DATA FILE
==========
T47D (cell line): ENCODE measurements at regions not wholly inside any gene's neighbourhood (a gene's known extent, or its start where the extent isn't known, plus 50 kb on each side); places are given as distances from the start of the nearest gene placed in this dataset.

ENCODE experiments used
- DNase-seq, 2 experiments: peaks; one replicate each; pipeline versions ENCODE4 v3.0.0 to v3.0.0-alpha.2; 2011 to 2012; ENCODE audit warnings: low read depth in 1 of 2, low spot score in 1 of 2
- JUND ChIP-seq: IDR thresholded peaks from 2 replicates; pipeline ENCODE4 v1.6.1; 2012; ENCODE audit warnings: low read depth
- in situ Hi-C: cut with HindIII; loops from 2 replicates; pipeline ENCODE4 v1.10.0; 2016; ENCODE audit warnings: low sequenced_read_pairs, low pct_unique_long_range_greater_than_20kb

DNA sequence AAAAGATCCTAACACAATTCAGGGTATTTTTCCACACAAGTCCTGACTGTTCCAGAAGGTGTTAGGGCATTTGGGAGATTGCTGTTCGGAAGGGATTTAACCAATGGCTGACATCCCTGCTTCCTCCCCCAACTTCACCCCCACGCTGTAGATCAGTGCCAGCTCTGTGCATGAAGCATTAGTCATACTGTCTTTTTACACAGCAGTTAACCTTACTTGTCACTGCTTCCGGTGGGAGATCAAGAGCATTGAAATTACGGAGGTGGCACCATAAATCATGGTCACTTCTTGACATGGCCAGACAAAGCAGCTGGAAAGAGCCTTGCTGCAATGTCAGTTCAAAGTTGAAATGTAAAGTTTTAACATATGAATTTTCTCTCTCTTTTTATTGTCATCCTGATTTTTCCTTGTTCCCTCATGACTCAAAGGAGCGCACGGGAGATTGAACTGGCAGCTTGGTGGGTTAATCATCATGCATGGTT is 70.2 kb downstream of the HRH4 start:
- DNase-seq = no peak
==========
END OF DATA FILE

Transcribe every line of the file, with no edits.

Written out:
T47D (cell line): ENCODE measurements at regions not wholly inside any gene's neighbourhood (a gene's known extent, or its start where the extent isn't known, plus 50 kb on each side); places are given as distances from the start of the nearest gene placed in this dataset.

ENCODE experiments used
- DNase-seq, 2 experiments: peaks; one replicate each; pipeline versions ENCODE4 v3.0.0 to v3.0.0-alpha.2; 2011 to 2012; ENCODE audit warnings: low read depth in 1 of 2, low spot score in 1 of 2
- JUND ChIP-seq: IDR thresholded peaks from 2 replicates; pipeline ENCODE4 v1.6.1; 2012; ENCODE audit warnings: low read depth
- in situ Hi-C: cut with HindIII; loops from 2 replicates; pipeline ENCODE4 v1.10.0; 2016; ENCODE audit warnings: low sequenced_read_pairs, low pct_unique_long_range_greater_than_20kb

DNA sequence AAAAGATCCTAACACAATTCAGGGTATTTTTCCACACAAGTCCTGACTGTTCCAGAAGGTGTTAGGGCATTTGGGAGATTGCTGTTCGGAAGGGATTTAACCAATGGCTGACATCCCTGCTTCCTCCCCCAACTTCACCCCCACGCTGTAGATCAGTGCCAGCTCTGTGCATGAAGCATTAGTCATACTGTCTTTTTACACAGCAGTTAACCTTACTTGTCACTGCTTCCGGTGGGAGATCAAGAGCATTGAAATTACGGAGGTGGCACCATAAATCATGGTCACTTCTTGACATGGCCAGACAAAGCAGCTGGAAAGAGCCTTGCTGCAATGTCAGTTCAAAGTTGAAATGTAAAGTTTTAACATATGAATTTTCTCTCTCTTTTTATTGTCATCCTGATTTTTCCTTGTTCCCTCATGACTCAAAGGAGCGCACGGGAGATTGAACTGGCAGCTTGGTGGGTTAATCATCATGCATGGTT is 70.2 kb downstream of the HRH4 start:
- DNase-seq = no peak